The renewed consideration comes at an odd time following the passage of a federal increase to the minimum age required to purchase any nicotine product, including e-cigarettes. Both vaping industry officials and anti-vaping activists alike had long championed this common-sense measure to prevent teen vaping, with the former believing its passage would relieve some of the regulatory pressure the industry has been under.
Facts About Nicotine Vaping
Vaping faces unwarranted regulatory scrutiny despite being repeatedly demonstrated as a reduced-harm alternative to tobacco and useful smoking cessation device. A groundbreaking study conducted by Public Health England concluded that vaping is 95% safer than smoking, which the agency has routinely defended time and again.
Current data shows vaping poses significantly less harm to users over the long-term than smoking. In fact, research published in the Journal of Aerosol Sciences concluded vapers have a 57,000 times lower risk of developing cancer over their lifetimes when compared to smokers.
Not only has vaping been proven to be less harmful than smoking, but it may be the single most effective way to help smokers quit. Research conducted by the University of Louisville found that vaping was indeed the most effective smoking cessation device available, more so than quitting cold-turkey or using prescription options.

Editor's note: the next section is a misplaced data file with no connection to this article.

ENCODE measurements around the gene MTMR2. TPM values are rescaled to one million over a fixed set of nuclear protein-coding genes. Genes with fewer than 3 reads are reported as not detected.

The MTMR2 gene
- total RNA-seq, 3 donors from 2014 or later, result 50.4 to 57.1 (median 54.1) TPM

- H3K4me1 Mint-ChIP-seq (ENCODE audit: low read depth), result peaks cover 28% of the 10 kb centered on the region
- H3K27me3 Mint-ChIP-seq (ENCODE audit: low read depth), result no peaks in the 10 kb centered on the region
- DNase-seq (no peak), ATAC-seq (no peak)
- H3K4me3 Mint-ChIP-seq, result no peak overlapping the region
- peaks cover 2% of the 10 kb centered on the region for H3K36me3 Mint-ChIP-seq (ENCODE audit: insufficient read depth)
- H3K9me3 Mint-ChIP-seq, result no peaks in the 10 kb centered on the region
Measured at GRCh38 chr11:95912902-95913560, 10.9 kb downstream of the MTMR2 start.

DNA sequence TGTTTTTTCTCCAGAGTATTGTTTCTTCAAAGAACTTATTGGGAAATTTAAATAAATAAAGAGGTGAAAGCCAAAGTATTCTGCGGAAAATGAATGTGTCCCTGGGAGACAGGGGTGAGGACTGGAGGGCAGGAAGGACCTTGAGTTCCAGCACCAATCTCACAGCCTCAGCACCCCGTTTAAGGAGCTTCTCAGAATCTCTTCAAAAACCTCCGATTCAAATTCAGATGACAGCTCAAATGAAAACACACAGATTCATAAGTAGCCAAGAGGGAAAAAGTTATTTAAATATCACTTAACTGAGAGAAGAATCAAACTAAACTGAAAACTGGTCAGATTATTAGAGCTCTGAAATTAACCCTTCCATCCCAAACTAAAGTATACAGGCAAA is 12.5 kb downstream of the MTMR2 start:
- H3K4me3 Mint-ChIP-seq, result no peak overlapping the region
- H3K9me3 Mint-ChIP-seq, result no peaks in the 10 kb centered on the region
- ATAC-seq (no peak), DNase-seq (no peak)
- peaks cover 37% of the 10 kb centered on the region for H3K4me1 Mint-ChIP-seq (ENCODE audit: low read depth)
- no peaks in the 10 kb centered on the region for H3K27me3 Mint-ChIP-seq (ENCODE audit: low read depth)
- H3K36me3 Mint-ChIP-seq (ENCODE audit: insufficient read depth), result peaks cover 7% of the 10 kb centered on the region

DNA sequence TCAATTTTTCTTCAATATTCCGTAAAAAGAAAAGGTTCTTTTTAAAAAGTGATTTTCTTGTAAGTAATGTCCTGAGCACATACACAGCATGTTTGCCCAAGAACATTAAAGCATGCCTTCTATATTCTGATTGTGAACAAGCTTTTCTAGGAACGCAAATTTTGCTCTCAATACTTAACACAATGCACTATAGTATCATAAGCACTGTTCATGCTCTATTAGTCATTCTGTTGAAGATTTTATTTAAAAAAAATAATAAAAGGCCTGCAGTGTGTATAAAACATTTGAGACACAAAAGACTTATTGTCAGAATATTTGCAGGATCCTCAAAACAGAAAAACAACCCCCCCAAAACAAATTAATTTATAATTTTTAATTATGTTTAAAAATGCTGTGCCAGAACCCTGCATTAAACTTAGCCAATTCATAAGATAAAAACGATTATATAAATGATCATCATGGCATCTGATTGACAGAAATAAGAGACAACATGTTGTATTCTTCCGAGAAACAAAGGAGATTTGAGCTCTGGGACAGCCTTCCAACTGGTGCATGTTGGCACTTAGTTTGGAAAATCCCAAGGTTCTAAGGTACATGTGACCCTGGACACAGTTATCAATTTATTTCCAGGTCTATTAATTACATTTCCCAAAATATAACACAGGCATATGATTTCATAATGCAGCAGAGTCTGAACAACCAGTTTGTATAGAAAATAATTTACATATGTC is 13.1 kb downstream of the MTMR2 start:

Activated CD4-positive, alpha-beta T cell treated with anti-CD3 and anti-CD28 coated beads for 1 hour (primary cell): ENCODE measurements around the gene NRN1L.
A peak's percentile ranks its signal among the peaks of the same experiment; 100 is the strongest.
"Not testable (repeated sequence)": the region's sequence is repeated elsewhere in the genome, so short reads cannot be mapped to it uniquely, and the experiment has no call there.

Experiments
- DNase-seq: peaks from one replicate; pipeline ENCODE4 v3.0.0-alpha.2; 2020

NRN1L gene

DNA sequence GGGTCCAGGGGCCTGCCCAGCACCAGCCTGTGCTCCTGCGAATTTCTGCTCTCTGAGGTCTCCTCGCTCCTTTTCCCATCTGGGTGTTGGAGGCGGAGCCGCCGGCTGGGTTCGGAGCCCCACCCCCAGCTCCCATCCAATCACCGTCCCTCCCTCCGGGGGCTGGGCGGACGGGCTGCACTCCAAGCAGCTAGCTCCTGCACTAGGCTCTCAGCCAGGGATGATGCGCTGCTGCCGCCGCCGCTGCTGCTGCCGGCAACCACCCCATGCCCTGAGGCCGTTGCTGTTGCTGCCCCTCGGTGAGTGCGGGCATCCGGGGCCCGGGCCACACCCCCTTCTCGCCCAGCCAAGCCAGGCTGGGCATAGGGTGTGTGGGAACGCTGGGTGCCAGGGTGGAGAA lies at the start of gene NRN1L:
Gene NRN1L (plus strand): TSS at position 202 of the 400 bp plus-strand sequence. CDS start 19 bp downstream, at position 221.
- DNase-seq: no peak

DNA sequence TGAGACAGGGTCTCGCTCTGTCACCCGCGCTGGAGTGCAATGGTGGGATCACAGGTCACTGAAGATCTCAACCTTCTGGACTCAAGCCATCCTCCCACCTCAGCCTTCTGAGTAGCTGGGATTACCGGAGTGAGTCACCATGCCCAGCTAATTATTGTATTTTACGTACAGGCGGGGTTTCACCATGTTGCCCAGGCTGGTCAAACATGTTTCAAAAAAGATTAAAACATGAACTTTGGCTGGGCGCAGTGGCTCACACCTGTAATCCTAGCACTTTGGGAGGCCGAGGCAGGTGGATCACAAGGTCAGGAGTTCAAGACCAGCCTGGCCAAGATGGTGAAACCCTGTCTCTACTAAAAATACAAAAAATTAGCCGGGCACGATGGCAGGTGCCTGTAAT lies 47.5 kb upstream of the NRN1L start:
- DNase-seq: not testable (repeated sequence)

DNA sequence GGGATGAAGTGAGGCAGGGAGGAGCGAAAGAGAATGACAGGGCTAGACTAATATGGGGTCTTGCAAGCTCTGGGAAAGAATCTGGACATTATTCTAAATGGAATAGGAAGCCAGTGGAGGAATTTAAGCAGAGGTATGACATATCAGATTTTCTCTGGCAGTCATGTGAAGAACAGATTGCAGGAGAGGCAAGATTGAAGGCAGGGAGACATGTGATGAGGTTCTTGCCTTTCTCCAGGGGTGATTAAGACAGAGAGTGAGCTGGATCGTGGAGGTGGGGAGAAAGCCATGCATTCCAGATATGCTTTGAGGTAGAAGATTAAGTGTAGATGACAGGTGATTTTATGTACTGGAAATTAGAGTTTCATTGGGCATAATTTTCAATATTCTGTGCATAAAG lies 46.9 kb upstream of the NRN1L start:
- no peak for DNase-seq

Furthermore, a leading academic body concluded there was little to no risk to long-term users of vapor products. Research from the National Academy of Sciences found that vaping is not only less harmful than smoking, but there are no long-term health effects associated with long-term usage.
Prohibitionist policies such as flavor bans restrict current, and former adult smokers access to a reduced-harm alternative to tobacco and useful smoking cessation device. These restrictions may have larger negative public health ramifications by forcing people to black-market alternatives or even back to tobacco.
Not only do these policies negatively impact the lives of millions of Americans and public health at large, but they have negative implications for the economy as well. Dozens of vape shops across the country have already shuttered in response to regulations restricting flavored vapor product sales, which can often make up over 80% of retailers sales.
Public health experts and industry officials must work together to draft common-sense legislation that helps prevent youth access to vaping while also allowing adult access to the most effective smoking cessation device available. The negative consequences of prohibition vastly outweigh the misled narrative of protecting teens.
What are your thoughts about the lack of consistency by the Trump administration? What do you believe the impact on the larger vaping industry will be? We’d love to hear from you in the comments below, be sure to like us on Facebook and follow us on Twitter to receive all the latest vaping news!